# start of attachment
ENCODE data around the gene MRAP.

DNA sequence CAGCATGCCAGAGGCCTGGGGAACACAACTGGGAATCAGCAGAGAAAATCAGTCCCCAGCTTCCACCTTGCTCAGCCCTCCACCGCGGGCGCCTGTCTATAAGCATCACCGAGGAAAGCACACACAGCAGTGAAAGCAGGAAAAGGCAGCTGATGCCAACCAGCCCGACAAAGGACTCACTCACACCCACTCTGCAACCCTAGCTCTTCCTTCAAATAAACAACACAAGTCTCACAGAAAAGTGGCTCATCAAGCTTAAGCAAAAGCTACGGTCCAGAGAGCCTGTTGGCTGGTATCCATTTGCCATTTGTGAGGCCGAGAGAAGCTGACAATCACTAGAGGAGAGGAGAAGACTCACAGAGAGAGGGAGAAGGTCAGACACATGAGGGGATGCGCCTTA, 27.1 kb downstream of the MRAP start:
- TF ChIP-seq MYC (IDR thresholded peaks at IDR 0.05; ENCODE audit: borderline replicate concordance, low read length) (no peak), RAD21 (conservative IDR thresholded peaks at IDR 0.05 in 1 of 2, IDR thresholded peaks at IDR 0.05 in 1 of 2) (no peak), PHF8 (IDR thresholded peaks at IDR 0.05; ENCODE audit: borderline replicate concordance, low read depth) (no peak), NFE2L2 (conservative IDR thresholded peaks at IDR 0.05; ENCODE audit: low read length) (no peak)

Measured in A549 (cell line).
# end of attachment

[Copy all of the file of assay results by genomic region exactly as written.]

ENCODE data around the gene MRAP.

DNA sequence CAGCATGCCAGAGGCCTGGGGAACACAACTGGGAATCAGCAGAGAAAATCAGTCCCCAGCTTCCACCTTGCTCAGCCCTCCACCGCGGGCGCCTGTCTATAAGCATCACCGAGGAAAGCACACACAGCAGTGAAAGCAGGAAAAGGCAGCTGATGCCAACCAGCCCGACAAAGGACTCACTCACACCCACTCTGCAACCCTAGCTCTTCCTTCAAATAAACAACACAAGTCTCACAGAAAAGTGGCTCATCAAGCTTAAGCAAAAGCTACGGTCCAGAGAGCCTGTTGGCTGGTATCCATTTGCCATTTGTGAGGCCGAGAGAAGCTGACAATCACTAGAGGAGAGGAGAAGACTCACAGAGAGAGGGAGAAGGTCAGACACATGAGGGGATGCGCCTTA, 27.1 kb downstream of the MRAP start:
- TF ChIP-seq MYC (IDR thresholded peaks at IDR 0.05; ENCODE audit: borderline replicate concordance, low read length) (no peak), RAD21 (conservative IDR thresholded peaks at IDR 0.05 in 1 of 2, IDR thresholded peaks at IDR 0.05 in 1 of 2) (no peak), PHF8 (IDR thresholded peaks at IDR 0.05; ENCODE audit: borderline replicate concordance, low read depth) (no peak), NFE2L2 (conservative IDR thresholded peaks at IDR 0.05; ENCODE audit: low read length) (no peak)

Measured in A549 (cell line).